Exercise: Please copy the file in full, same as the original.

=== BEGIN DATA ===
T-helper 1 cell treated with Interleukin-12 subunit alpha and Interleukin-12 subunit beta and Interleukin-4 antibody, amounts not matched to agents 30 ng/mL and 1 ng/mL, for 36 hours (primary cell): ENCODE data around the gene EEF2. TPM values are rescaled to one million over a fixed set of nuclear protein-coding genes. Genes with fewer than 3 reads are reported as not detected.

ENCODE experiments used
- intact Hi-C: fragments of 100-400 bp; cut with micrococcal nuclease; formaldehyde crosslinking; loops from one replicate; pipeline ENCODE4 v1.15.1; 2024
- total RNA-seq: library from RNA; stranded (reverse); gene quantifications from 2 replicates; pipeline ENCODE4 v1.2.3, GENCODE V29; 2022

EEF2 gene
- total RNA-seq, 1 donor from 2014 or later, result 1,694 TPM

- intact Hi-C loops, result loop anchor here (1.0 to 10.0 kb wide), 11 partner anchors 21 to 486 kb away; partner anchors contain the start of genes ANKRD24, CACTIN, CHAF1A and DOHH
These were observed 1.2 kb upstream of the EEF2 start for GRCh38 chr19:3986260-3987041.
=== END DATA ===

T-helper 1 cell treated with Interleukin-12 subunit alpha and Interleukin-12 subunit beta and Interleukin-4 antibody, amounts not matched to agents 30 ng/mL and 1 ng/mL, for 36 hours (primary cell): ENCODE data around the gene EEF2. TPM values are rescaled to one million over a fixed set of nuclear protein-coding genes. Genes with fewer than 3 reads are reported as not detected.

ENCODE experiments used
- intact Hi-C: fragments of 100-400 bp; cut with micrococcal nuclease; formaldehyde crosslinking; loops from one replicate; pipeline ENCODE4 v1.15.1; 2024
- total RNA-seq: library from RNA; stranded (reverse); gene quantifications from 2 replicates; pipeline ENCODE4 v1.2.3, GENCODE V29; 2022

EEF2 gene
- total RNA-seq, 1 donor from 2014 or later, result 1,694 TPM

- intact Hi-C loops, result loop anchor here (1.0 to 10.0 kb wide), 11 partner anchors 21 to 486 kb away; partner anchors contain the start of genes ANKRD24, CACTIN, CHAF1A and DOHH
These were observed 1.2 kb upstream of the EEF2 start for GRCh38 chr19:3986260-3987041.